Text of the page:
Many people get confused between the difference between twilight and dusk. Whilst they’re around the same period of time as each other, we generally refer to them as different periods of time when the Sun is falling below our horizon.
But how do you differentiate them from each other? Well, that’s what we’ll be defining; the difference between twilight and dusk.
Twilight vs Dusk
The difference between twilight and dusk is that twilight refers to the period of time after the sun sets beneath the horizon, and the sky begins to get darker for us. Dusk is the period after twilight, when the sky is dark and the stars are easily visible.
However, there is more to it than this. So, lets look at the stages of both and see how they’re different.
Twilight is separated into three different periods, depending on how far the Sun is beneath the horizon.
In the evening, first comes civil twilight. This is when the Sun is between 0° and 6° below the horizon. Things are still clearly visible around us, however it’s around the time you turn your garden lights on, and the street lights come on the side of the street.
After civil twilight comes nautical twilight, named because it was used as a navigational tool by seafarers who used the stars to help them navigate the seas. This is when the Sun is between 6° and 12° beneath the horizon. You can still make out the silhouettes of trees on the horizon, but it’s too dark to see them properly.
For astronomers, we’re waiting for the time that the Sun is between 12° and 18° beneath the horizon. This is astronomical twilight, and it’s when we can see the majority of stars and objects in our night sky clearly. So whilst all of these three periods of time are considered twilight, we still separate them from each other.
When we’re talking about dusk, this generally is the period of time after twilight is finished. However, when we actually break it down further, we can split dusk into the three periods that are after the three periods of twilight.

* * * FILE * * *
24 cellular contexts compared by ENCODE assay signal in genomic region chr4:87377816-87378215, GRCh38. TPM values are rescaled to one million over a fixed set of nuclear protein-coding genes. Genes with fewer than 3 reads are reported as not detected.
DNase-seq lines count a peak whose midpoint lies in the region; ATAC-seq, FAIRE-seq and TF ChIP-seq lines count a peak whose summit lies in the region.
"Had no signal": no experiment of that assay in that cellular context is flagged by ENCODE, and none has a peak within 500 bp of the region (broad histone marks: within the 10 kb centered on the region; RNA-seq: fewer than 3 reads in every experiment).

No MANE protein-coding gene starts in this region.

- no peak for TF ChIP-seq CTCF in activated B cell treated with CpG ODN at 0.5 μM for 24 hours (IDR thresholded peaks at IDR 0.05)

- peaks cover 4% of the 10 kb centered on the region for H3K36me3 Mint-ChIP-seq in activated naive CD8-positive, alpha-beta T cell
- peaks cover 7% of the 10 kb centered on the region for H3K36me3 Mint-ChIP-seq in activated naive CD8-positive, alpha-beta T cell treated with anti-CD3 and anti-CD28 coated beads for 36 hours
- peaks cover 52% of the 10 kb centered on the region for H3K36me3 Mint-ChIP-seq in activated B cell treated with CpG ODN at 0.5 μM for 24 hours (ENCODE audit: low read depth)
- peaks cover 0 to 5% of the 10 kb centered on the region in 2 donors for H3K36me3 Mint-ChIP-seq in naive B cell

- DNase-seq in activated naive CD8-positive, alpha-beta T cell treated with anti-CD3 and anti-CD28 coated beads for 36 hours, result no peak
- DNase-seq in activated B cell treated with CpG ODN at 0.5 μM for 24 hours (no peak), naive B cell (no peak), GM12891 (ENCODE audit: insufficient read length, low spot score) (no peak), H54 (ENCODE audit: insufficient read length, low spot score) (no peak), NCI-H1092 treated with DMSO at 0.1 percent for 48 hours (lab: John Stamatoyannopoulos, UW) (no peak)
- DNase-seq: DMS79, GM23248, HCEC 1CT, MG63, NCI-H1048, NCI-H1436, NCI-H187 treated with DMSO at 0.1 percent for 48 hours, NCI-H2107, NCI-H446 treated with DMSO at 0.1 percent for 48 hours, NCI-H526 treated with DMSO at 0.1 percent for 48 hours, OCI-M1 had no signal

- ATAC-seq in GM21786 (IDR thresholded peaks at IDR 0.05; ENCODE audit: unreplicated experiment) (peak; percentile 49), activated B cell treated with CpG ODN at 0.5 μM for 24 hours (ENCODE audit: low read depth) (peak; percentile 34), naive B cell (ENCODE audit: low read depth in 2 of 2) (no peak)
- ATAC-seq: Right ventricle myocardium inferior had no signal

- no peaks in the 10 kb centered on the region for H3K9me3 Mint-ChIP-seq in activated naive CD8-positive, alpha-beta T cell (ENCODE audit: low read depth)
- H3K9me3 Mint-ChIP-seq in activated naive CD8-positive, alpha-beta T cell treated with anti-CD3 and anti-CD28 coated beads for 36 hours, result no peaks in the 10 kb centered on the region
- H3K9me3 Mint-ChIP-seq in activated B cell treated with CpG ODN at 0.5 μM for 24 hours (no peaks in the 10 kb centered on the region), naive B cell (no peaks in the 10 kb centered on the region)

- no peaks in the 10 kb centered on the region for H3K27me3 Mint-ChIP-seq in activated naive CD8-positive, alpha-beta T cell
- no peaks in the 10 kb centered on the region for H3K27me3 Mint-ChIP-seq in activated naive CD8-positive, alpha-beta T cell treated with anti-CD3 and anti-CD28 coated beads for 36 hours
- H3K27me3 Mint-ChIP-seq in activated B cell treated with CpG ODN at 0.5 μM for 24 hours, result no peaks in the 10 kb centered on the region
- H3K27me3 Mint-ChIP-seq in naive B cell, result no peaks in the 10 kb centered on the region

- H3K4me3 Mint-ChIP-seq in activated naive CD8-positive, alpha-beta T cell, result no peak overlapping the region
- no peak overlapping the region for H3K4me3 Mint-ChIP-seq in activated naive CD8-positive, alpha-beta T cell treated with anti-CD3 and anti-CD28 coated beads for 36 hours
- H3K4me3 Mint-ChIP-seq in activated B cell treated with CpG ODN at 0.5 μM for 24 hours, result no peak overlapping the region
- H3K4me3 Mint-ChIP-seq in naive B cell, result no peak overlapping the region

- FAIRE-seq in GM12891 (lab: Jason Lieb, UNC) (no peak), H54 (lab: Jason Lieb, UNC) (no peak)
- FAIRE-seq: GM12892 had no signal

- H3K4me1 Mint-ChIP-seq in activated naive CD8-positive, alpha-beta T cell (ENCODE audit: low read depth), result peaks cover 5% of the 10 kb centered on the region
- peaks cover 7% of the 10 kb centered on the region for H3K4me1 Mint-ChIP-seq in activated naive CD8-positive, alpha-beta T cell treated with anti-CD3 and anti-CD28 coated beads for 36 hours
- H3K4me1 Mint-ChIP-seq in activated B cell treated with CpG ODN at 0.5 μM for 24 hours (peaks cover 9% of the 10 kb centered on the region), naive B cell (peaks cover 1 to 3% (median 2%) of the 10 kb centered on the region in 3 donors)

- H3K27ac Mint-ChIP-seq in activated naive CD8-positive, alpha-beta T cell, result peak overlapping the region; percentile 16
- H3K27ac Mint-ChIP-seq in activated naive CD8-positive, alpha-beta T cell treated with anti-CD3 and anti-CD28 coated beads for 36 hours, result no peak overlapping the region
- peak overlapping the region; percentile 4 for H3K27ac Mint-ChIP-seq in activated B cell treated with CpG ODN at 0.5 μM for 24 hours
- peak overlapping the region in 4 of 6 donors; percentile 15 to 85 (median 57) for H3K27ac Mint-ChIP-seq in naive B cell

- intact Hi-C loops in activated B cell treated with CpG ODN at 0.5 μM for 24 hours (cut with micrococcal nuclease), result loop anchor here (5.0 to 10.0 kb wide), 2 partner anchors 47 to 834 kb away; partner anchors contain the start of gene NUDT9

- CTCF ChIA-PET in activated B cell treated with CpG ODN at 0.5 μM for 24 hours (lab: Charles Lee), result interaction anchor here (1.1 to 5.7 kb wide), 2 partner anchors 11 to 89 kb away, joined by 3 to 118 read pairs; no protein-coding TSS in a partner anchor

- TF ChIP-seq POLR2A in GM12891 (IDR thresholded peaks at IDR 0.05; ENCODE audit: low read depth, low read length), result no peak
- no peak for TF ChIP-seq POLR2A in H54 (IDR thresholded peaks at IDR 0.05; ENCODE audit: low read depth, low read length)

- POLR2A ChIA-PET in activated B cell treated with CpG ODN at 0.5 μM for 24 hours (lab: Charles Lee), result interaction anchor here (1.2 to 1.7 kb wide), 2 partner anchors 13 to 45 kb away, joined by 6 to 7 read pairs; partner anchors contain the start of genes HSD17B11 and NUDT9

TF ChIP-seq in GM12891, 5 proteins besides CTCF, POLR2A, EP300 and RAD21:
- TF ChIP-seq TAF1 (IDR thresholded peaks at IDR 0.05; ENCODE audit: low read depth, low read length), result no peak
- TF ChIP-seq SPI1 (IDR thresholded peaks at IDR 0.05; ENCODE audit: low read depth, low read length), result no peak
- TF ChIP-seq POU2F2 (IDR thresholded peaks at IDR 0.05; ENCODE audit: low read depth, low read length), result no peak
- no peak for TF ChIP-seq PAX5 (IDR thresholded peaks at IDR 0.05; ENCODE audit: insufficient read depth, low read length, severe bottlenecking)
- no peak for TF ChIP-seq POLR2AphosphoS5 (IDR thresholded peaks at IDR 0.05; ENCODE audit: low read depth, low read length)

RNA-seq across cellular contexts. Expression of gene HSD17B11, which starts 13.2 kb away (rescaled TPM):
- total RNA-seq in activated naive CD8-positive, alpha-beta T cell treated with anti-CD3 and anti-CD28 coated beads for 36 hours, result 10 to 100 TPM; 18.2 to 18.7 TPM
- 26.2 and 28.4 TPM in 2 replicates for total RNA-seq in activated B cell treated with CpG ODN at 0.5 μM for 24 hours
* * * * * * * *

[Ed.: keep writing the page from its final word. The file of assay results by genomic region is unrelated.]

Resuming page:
So, when civil twilight is finished and the Sun reaches 6° below the horizon, it then progresses into civil dusk. After civil dusk comes nautical twilight, and when the Sun reches 12° below the horizon it progresses into nautical dusk. And finally, after astronomical twilight and the Sun reaches 18° below the horizon, we call this astronomical dusk.
Although many people refer to astronomical as just dusk, we can categorize dusk into the three periods of time after each period of twilight. So, technically dusk isn’t just “after twilight”, as civil dusk actually precedes nautical twilight.
Common Questions about Dusk and Twilight
Is Twilight the same as dusk?
No, twilight and dusk are not the same period of time, but this can be pretty confusing. When people are referring to dusk, they generally refer to the period at the end of twilight when the sky is quite dark. However, we do separate dusk into three categories like we do with twilight, and they follow each period of twilight too. So, civil twilight progresses into civil dusk, which then goes into nautical twilight. So, whilst they are almost the same period in time, they’re different.
What’s the difference between dawn and dusk?
The difference between dusk and dawn is just that dusk is in the evening, and dawn is in the morning. Dawn still has the same periods of time that dusk has, like civil dawn and nautical dawn; they’re just name dawn in as the opposite of dusk.
How short is twilight?
Parts of twilight can be as short as only 20 minutes, before transcending into the next phase of twilight. This means that the period of civil dusk or nautical dusk can be even shorters.
Is Twilight at night or morning?
We used the term twilight for both nighttime and morning. However, dusk is in the evening and dawn is in the morning, which is how we differentiate their times.
What is before evening twilight?
Evening twilight begins when the sun declines below the horizon from our point of vision. So, it’s the period after sunset.
So in conclusion, twilight and dusk are not actually the same period of time, but they do blend into one another so it’s difficult to notice the difference in the night sky. Both twilight and dusk are key for astronomers, as they represent a time when the stars and night sky objects are becoming more noticeable.